So we'll get started here. I did want to share the reason that I did the 15-minute schedule. I listen to a podcast and I am not sure that I'm going to be able to dig it up. I found it somewhat randomly, but it was with a very seasoned homeschool mom who had finished her homeschooling years and she was kind of just looking back, and this is one of the things she suggested is that at the beginning of the year you do 15-minutes plan of every single person's day. And when I first heard it, I thought, no way. But as she talked about it, she explained that, no, they didn't always stick to it but at least you had a goal. And there were things that were very obvious as you planned it that you wouldn't have realized unless you planned it. Like at 10:30, everyone's going to need to be on a computer at one time so how do I fix that? or whatever the thing is. So I have found it super, super helpful. And I think what I'm going to do is redo it over my January planning day based on what has actually worked.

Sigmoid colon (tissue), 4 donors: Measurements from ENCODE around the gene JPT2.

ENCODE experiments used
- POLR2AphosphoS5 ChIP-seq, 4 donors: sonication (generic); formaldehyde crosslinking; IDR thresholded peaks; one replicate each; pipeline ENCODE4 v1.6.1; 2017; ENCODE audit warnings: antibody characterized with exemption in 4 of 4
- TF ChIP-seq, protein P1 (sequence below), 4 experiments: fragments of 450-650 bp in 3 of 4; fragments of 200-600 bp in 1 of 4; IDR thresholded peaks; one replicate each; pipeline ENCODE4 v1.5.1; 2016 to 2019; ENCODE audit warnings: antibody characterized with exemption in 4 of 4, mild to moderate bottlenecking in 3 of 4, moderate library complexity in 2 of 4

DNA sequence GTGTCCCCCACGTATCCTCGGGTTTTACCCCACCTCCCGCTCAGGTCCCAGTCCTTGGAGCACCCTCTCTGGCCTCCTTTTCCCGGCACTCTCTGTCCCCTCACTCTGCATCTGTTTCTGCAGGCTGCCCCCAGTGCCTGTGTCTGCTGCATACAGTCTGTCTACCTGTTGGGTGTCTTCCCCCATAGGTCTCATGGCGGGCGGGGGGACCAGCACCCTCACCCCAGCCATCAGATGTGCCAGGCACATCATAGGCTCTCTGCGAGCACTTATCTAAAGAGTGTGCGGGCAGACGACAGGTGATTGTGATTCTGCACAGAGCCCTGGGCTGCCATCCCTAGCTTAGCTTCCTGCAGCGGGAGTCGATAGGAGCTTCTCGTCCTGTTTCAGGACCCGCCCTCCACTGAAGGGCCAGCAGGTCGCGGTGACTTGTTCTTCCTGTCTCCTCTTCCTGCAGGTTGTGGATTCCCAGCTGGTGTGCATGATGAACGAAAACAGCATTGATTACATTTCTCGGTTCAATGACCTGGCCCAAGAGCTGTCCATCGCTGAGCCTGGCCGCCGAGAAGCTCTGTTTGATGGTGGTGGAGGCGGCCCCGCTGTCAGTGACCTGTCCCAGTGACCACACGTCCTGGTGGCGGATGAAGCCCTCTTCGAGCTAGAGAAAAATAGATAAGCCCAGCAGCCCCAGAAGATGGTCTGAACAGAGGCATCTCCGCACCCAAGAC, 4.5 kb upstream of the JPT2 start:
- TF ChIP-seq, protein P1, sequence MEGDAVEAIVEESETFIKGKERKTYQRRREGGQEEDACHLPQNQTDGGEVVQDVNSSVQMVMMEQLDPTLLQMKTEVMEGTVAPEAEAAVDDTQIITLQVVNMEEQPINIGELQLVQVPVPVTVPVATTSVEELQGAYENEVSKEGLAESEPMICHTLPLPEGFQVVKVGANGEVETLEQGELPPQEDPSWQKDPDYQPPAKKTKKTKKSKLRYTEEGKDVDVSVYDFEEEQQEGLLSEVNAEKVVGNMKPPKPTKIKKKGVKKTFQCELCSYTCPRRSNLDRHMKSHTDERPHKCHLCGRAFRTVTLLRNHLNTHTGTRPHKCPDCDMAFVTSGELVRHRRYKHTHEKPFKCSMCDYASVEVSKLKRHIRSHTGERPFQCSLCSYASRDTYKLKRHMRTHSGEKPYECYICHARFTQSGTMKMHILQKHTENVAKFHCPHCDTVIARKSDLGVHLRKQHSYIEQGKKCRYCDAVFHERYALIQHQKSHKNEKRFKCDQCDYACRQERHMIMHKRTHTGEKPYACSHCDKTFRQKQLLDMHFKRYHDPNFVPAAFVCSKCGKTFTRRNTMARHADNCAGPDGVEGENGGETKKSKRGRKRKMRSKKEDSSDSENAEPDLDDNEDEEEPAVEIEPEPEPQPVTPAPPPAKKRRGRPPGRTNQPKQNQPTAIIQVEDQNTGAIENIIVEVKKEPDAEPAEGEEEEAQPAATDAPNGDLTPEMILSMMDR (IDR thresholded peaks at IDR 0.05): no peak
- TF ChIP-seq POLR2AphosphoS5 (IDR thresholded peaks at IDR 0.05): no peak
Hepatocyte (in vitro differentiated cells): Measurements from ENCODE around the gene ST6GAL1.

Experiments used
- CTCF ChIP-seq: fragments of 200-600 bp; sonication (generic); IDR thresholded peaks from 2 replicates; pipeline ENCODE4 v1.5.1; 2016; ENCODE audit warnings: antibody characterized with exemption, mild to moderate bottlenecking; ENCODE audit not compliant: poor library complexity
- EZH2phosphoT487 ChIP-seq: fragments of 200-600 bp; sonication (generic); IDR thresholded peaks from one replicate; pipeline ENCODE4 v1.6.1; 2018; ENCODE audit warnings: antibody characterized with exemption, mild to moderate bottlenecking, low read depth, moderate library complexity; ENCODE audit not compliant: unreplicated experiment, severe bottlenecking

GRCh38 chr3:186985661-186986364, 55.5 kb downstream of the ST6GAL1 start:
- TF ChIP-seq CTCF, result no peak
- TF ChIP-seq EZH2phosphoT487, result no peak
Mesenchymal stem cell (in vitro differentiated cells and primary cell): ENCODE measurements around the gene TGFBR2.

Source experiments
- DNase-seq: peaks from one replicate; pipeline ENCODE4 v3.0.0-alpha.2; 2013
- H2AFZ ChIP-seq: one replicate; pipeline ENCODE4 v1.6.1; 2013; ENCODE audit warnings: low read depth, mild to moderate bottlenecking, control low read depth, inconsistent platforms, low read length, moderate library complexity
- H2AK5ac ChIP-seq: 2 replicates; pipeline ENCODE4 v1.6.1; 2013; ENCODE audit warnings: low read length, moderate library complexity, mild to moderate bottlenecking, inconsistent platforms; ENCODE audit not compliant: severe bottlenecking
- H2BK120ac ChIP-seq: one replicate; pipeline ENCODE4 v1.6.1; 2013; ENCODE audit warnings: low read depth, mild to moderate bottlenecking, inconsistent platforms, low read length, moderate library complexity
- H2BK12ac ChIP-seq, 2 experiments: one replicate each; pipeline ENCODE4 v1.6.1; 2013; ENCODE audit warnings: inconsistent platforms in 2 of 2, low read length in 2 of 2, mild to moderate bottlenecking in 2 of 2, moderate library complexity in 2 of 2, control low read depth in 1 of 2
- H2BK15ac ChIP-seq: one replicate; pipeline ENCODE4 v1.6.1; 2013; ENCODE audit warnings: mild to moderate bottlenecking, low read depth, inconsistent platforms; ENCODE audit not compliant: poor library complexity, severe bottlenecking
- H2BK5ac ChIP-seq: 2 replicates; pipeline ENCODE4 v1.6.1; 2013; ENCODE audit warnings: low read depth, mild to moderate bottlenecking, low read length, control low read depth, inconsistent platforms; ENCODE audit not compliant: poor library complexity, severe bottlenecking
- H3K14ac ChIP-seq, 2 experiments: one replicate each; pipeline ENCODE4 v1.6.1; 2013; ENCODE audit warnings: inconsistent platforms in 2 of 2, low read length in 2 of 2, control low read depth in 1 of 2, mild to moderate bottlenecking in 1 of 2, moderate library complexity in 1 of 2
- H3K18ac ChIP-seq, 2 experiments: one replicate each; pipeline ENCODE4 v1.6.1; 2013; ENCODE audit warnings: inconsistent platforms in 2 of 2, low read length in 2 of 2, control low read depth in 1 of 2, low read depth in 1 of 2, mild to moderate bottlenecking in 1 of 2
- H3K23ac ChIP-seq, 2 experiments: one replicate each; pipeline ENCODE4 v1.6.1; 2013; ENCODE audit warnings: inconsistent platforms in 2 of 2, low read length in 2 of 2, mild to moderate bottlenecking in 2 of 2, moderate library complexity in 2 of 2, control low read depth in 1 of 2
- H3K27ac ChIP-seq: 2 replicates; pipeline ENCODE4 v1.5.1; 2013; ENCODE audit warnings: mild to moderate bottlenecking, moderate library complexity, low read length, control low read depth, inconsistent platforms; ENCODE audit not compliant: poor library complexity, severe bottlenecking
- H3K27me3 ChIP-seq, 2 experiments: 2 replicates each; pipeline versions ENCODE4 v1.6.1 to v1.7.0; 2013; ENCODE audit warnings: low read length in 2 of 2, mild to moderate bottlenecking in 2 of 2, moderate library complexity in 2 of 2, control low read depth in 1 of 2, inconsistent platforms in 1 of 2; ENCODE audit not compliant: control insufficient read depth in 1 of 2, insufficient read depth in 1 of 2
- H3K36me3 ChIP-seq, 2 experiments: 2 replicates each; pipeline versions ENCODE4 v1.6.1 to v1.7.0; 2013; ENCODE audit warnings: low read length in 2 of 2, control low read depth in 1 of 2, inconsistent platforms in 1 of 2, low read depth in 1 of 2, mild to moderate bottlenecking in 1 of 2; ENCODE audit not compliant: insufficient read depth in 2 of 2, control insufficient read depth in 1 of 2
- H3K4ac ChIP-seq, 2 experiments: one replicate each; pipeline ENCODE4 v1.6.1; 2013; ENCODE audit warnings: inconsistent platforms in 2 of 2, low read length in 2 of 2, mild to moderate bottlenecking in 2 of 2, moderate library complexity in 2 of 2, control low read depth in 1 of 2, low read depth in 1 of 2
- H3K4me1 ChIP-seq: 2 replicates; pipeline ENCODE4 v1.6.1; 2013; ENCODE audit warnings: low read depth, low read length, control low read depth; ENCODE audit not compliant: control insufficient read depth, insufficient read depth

So, to get straight into the schedule, my oldest son is in ninth grade and he's taking a combination of online classes, in-person classes through two co-ops, and then some independent work just at home. So I'll talk you through his day. And the first thing is, I chose to let him sleep in. And maybe that's a smidge controversial, but I just feel like he's growing so much and he needs so much sleep, so—and he's not really a lazy kind of person—so I've kind of let him sleep in. And what's interesting is at youth group, there was an older boy who sort of challenged the kids to get up and run in the morning and so, on his own, my son has been quite a few days of the week setting his alarm to get up at like 6:00 or 6:30 and going out and running a couple of miles every morning. So I'm kind of just letting him do his own thing on that. But if he's tired, I do let him sleep in. And I think that's a perk of homeschooling teenagers. So I did say you need to be down here starting breakfast at 8:45. Do your chores first and start your breakfast at 8:45. Typically, he has already started his schoolwork and- these sorts of schedules are just so different based on the kid's personality. When I told him I was going to do this schedule, he did not want me to because he's like typical firstborn and wanted to be the master of his own destiny. So the perk of having a child like that is that they do kind of take control of their day and he works pretty independently. But nevertheless, I wanted to kind of give a sketch of here's how you could do things. So typically, he has already gotten up and gotten started on something. I don't even know what, but he likes to get things out of the way.